Total juvenile detentions per:

 

Raw numbers, detentions,

age 10-17

Raw Numbers, age 10-17

Year

1,000 arrests

1,000 felonies

100,000 pop

Total

YGC

arrests

felonies

Population

1985

384.4

1,254.4

4,079.9

2,446

2,256

6,363

1,950

59,952

 

436.9

1,277.3

4,685.1

2,736

2,553

6,262

2,142

58,398

 

455.6

1,468.9

5,766.7

3,239

3,080

7,109

2,205

56,167

 

525.5

1,377.9

7,313.0

3,898

3,715

7,417

2,829

53,302

 

631.7

1,346.4

7,059.3

3,840

3,652

6,079

2,852

54,397

1990

637.9

1,288.1

5,889.2

3,268

3,128

5,123

2,537

55,491

 

598.7

1,241.8

5,106.3

2,979

2,866

4,976

2,399

58,340

 

619.3

1,261.2

4,821.5

2,849

2,707

4,600

2,259

59,089

 

600.4

1,223.7

5,244.5

3,124

2,974

5,203

2,553

59,567

 

656.8

1,281.0

5,514.4

3,173

3,035

4,831

2,477

57,540

1995

733.6

1,340.0

5,726.7

3,133

3,000

4,271

2,338

54,709

 

741.2

1,360.5

6,595.9

3,491

3,400

4,710

2,566

52,927

 

802.6

1,558.7

6,480.8

3,359

3,274

4,185

2,155

51,830

 

879.4

1,845.9

6,624.9

3,354

3,285

3,814

1,817

50,627

 

873.4

1,821.2

5,998.4

2,974

2,913

3,405

1,633

49,580

2000

802.5

1,642.0

5,044.1

2,463

2,369

3,069

1,500

48,829

 

830.2

1,781.9

4,900.2

2,361

2,302

2,844

1,325

48,182

 

876.7

1,697.0

4,613.7

2,218

2,159

2,530

1,307

48,074

 

922.9

1,747.9

4,324.7

2,094

2,048

2,269

1,198

48,419

 

1,016.5

1,844.9

3,940.5

1,915

1,880

1,884

1,038

48,598

2005

922.6

1,500.0

3,871.4

1,884

1,838

2,042

1,256

48,664

 

 

 

 

 

 

 

 

48,331

1985-89

486.8

1,345.0

5,780.8

3,232

3,051

6,646

2,396

 

1990-94

622.6

1,259.1

5,315.2

3,079

2,942

4,947

2,445

 

1995-99

806.0

1,585.3

6,285.3

3,262

3,174

4,077

2,102

 

2000-04

889.7

1,742.7

4,564.7

2,210

2,152

2,519

1,274

 

2005

922.6

1,500.0

3,871.4

1,884

1,838

2,042

1,256

 

 

 

 

 

 

 

 

 

 

Change, 2005 vs 1995

25.8%

11.9%

-32.4%

-39.9%

-38.7%

-52.2%

-46.3%

-11.0%

 

 

 

 

 

 

 

 

 

 

Conclusion:

 

Youth detention should be reserved for those juveniles facing serious charges, for whom community or home placement is not appropriate, or who have failed at a group home placement and are awaiting a new placement.  Based on the data reviewed by CJCJ, it appears that detention is being utilized more frequently for juveniles referred to the juvenile court even though the numbers of total youth involved in the system may be lower.  This information, coupled with the high rates of detention among African American and Latino youth, indicates that African American youth are almost three times as likely to be detained upon arrest than a White youth and Latino youth are almost six times as likely to be detained upon arrest than White youth.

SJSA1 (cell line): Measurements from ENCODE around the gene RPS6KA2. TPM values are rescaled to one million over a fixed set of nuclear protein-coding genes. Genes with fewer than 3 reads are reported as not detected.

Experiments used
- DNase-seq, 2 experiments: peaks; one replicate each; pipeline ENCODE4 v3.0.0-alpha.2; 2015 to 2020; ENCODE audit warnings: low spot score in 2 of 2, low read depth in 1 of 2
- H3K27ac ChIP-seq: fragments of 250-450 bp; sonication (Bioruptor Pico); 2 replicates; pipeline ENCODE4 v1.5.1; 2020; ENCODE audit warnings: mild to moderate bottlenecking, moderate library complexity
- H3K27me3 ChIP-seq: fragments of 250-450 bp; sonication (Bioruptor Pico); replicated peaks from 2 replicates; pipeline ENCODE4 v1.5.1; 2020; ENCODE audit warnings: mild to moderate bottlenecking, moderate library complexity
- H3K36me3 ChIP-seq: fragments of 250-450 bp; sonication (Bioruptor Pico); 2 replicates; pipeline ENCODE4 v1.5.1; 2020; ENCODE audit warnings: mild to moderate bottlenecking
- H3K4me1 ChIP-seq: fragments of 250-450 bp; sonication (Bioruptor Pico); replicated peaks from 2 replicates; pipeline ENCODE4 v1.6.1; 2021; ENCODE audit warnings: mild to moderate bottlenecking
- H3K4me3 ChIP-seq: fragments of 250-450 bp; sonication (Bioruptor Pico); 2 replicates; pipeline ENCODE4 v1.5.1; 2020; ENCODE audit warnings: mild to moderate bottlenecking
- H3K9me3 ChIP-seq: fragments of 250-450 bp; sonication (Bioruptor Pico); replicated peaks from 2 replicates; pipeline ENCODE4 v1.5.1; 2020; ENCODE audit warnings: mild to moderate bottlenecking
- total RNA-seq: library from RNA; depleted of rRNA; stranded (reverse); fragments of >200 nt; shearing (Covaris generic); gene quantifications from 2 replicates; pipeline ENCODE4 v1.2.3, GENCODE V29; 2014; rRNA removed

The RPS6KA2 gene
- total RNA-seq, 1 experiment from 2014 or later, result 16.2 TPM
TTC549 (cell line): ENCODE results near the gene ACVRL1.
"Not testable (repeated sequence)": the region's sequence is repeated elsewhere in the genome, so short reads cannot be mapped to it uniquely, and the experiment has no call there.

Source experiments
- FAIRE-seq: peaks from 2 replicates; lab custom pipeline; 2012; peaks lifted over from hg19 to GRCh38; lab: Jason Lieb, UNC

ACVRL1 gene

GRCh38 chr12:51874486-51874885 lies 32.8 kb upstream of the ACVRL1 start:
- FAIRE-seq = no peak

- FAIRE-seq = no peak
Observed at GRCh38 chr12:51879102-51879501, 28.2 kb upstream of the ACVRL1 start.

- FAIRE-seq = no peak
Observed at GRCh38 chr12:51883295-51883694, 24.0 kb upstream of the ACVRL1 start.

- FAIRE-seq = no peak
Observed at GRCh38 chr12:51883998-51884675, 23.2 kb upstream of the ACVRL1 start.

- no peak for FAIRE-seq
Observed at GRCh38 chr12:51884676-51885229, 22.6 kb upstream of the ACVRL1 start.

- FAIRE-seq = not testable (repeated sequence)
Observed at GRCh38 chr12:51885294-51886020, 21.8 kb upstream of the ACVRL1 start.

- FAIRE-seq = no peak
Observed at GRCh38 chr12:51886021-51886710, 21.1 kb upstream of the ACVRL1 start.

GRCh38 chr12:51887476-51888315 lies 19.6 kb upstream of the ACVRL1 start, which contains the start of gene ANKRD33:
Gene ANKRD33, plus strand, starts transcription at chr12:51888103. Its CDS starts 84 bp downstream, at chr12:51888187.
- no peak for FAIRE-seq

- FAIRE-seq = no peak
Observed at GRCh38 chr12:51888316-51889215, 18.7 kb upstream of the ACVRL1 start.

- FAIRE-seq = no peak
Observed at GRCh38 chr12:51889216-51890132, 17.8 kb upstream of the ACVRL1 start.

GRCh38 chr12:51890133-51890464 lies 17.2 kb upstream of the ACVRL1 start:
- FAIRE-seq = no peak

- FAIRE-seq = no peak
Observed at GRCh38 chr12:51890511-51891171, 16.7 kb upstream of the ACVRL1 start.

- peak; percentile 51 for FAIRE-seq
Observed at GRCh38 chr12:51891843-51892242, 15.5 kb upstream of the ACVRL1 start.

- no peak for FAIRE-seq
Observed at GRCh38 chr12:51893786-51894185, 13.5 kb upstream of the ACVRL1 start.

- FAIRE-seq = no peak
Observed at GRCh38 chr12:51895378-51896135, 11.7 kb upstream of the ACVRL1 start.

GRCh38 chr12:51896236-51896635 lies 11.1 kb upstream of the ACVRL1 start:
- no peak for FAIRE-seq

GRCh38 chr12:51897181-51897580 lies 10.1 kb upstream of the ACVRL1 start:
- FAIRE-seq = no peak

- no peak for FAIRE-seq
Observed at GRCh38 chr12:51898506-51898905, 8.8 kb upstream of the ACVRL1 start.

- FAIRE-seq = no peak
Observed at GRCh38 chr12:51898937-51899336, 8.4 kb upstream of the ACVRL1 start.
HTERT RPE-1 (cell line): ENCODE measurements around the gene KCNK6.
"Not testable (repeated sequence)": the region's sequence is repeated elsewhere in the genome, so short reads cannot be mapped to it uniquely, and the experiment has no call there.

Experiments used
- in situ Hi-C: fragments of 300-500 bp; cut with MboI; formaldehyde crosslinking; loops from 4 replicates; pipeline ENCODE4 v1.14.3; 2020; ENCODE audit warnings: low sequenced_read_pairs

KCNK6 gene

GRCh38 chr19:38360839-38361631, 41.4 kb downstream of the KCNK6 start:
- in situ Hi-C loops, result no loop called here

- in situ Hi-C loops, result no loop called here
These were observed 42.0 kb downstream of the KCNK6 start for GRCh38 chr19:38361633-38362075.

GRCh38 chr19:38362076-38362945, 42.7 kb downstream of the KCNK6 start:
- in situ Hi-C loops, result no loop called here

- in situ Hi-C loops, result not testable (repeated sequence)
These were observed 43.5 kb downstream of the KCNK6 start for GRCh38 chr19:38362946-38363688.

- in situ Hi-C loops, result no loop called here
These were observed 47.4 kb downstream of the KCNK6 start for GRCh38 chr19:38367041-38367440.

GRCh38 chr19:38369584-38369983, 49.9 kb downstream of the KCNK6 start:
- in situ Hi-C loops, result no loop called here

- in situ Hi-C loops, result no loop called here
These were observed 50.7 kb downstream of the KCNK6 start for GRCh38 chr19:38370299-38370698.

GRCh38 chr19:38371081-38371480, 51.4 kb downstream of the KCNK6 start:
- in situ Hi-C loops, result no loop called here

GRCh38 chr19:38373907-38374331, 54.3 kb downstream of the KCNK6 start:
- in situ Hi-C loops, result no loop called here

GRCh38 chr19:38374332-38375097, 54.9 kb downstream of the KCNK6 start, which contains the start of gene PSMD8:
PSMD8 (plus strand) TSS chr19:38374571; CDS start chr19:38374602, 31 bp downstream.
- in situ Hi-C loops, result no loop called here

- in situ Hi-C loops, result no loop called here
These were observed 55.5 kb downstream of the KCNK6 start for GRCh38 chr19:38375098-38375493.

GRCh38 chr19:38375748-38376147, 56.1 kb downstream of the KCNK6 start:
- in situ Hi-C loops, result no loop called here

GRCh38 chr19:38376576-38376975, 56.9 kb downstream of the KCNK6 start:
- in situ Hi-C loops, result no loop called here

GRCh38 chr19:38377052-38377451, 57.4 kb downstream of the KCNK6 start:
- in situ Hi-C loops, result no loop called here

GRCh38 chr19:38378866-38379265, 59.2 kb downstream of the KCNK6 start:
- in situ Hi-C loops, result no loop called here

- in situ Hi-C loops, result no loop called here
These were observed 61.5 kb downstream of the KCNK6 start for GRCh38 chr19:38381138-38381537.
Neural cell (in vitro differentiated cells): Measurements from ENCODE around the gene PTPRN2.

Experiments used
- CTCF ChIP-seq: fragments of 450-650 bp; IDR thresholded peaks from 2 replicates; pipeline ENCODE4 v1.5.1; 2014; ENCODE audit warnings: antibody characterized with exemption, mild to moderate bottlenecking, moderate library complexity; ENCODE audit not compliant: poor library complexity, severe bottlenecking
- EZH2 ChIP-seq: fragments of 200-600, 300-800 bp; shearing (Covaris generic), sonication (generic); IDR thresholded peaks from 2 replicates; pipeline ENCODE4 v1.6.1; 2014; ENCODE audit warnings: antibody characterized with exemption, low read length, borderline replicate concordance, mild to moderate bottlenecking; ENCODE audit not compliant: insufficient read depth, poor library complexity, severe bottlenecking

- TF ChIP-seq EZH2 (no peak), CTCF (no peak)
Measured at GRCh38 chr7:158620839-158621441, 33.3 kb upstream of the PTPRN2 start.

Indeed, in 2005, the total rate of detention per 1000 referrals to the juvenile court was 922, a 25.8 percent increase over the rate in 1995.  Per 1000 felonies, juvenile detention occurs at a rate of 1,500. 

 

Because the numbers in YGC have escalated drastically in the last several months, the reasons for which San Francisco children are being detained must be evaluated.  The capacity of the San Francisco’s new Juvenile Justice Center is 150, or 15 more than the capacity of its aged Youth Guidance Center.  The facility was built with the intent to maintain a low average daily population.  If current practices continue, however, the Juvenile Justice Center will open with all of its bed already filled.

 

The disproportionate confinement of African American and Latino in San Francisco should be considered by local policymakers as they continue to seek alternative measures to prevent crime and promote public safety in the county.  San Francisco may celebrate the decreased rates of referrals to juvenile court across all ethnicities over the last decade; however, the persistent practice of choosing detention for youth of color rather than alternative options that will build a youth’s support in the community does not serve the County’s goals to promote the stability and success of all San Francisco residents.

 

Sources and Note:

 

Sources include the San Francisco Juvenile Probation Department Monthly Reports January through November 2006, Annual Reports 2000 – 2005, and Criminal Justice Statistics Center data.

 

 

 

 

The Center on Juvenile and Criminal Justice is a nonprofit, nonpartisan organization that offers policy analysis, program development and technical assistance in the criminal justice field.  For more information, please visit www.cjcj.org.